More about As I Opened Fire

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Whether you consider As I Opened Fire a cheeky tribute to the comics or an abomination of fine art, it’s hard to deny its charm.

Lichtenstein’s acrylic is nothing if not eye-catching, making use of primary colors to mimic the appeal of comic book art. As I Opened Fire’s simple color scheme is combined with harsh black outlines and carefully plotted dots to loyally imitate its source material-- and royally piss off art critics. A 1964 LIFE magazine even ran an article about Lichtenstein’s unexpected success entitled “Is He the Worst Artist in the U.S.?” Bring up Lichtenstein’s name among comic enthusiasts, and they’ll criticize his unoriginality before you can say “intellectual property theft.”

Did Jerry Grandenetti ask for a Lichtenstein makeover of his original art in DC comic “Wingmate of Doom?” Probably not. Did Lichtenstein try particularly hard to credit the works he drew so heavily from? Negative. Should this surprise us? No-- Roy was, after all, an inspiration to love-him-or-hate-him king of kitsch, Jeff Koons. (Despite the many charms of golden kings of pop and giant floral canines, Koons is undeniably familiar with plagiarism lawsuits).

Lichtenstein’s comic depiction of the military seems to communicate a profound distaste for the futility of warfare. Roy himself, however, thought his audience looked too far into his message. He considered military criticism a secondary aim of his war-based works, distantly trailing his push to redefine American imagery.

As I Opened Fire is just one of Lichtenstein’s popular war paintings. Whaam!, featuring an airplane and a very vocal explosion, was likely a nod to the artist’s own years in the Army. The young talent served under comic book artist Irv Novick, and was charged with the noble, albeit disappointing, work of cleaning the toilet facilities. Enchanted by the young man’s artistic skill (or vastly disappointed by his performance with a mop), Novick hooked Lichtenstein up with a gig making posters. Lichtenstein’s repayment? Cashing big on Whaam!, an altered copy of Novick’s original art. Is imitation really the sincerest form of flattery, or did Irv deserve a bit more of a gift after rescuing Roy from years of sewage duty?

 

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Here is what Wikipedia says about As I Opened Fire

As I Opened Fire (sometimes As I Opened Fire...) is a 1964 oil and magna on canvas painting by Roy Lichtenstein. The work is hosted at the Stedelijk Museum in Amsterdam. The source of the subject matter is Jerry Grandenetti's panels from "Wingmate of Doom," in All American Men of War, no. 90 (March–April 1962), DC Comics.

Detail

Measuring 170 cm × 430 cm (68 in × 168 in), As I Opened Fire is a triptych with verbal and temporal continuity. In 1972, it was regarded as "...perhaps Lichtenstein's most ambitious exercise in strangely uniting, visually (as well as figuratively) warring elements." Depicting a short few seconds during an aircraft battle, the painting is based on three panels of the original narrative which Lichtenstein has altered to improve its formal coherence. This piece represents his affinity toward the high school "...highly emotional content, yet detached impersonal handling..." As I Opened Fire exhibits Lichtenstein's "formal imagination". We see successive tighter views of the gun muzzles in action accompanied by an onomatopoeia, which provides cinematic flow despite the varying skies. As I Opened Fire is regarded as a "very uncompromising military triptych".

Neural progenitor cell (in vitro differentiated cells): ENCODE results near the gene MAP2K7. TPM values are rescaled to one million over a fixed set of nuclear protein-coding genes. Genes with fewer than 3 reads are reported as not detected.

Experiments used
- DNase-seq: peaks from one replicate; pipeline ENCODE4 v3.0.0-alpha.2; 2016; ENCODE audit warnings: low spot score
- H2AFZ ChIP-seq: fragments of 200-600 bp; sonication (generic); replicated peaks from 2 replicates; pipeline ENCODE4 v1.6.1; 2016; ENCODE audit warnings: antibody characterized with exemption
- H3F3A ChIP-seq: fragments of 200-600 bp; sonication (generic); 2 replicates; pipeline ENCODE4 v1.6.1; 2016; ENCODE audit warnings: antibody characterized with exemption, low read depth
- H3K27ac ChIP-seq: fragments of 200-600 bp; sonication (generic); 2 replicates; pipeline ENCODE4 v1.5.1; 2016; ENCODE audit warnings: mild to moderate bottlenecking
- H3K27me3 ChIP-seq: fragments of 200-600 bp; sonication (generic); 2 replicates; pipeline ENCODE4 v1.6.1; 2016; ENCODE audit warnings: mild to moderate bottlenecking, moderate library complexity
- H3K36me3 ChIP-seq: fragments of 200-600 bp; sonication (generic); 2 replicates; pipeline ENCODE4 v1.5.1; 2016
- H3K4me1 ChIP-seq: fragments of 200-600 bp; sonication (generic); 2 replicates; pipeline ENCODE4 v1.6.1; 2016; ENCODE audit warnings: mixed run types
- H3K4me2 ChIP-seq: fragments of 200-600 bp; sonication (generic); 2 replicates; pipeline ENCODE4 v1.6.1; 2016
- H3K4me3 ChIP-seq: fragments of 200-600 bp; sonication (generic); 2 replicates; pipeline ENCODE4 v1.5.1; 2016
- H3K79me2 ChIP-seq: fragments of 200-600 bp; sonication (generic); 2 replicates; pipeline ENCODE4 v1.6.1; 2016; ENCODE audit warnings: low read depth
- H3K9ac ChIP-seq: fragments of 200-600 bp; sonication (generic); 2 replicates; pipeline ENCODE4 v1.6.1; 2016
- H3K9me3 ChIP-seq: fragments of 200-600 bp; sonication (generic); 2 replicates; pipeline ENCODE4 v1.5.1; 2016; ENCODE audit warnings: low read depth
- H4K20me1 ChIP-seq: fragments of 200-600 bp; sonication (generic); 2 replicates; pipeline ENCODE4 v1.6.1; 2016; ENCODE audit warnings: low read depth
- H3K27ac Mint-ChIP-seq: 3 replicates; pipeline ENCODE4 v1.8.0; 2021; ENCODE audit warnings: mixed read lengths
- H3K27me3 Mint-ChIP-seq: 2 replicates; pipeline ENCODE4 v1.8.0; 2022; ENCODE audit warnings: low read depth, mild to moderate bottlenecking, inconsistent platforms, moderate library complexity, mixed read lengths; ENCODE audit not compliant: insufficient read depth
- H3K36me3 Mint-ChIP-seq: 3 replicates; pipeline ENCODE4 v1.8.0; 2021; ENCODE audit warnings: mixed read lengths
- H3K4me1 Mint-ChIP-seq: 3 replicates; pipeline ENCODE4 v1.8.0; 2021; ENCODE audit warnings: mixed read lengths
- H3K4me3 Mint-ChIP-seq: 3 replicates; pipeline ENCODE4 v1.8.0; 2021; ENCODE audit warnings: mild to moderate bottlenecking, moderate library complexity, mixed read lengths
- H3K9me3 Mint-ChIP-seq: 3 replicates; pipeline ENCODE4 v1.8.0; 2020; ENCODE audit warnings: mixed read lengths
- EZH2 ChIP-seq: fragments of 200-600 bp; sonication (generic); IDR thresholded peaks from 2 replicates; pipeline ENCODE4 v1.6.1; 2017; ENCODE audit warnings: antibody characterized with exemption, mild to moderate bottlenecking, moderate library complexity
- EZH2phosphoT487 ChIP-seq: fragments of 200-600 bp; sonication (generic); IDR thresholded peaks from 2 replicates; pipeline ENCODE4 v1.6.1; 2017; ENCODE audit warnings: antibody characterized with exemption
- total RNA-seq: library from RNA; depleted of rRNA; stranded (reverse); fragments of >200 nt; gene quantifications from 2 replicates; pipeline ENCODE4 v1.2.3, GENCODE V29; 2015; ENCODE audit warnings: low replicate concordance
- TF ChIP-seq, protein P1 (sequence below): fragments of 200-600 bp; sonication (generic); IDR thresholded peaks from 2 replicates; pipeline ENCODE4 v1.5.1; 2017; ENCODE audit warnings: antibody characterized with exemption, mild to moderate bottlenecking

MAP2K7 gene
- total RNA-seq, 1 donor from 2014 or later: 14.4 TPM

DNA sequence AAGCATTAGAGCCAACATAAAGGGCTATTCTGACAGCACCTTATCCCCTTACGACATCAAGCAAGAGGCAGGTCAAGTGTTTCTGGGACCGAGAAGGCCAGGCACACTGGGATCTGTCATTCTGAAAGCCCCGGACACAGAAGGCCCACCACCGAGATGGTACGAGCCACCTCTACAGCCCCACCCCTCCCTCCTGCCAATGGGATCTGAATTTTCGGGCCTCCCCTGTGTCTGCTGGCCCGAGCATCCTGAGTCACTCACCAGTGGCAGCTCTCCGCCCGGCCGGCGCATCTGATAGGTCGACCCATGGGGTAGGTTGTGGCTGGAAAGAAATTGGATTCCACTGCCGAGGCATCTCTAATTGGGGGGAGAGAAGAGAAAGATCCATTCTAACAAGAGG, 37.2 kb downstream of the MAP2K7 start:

Lichtenstein desired his paintings to look as mechanical as possible despite being painted by hand. He chose as his subjects teen and action comics because he valued the impersonal quality of their artwork, the products of teams of illustrators. The similarities to the original source are extensive: narrative text and general message of the gunfire. However, he made the joint image more coherent by repositioning the second and third panels for better alignment.

Along with Whaam! (the other of his monumental war paintings), this is regarded as the culmination of the dramatic war-comic works of Lichtenstein. Compared with Whaam!, As I Opened Fire is more abstract. Lichtenstein commented on his war imagery: "A minor purpose of my war paintings is to put military aggressiveness in an absurd light. My personal opinion is that much of our foreign policy has been unbelievably terrifying, but this is not what my work is about and I don't want to capitalize on this popular position. My work is more about our American definition of images and visual communication." Lichtenstein's alterations from the original source change the uniform perspective of the images, causing it to flow "like a series of movie clips".

The work is considered relatively lacking in unity of its narrative progression. The narrative of the first frame seems unrelated to its graphics and the other frames are equally confusing: It is not clear which frames represent an enemy or an ally, or whether the speaker is the enemy, an ally or the viewer. In general the work is misleading in "spatial, temporal and psychological viewpoint".

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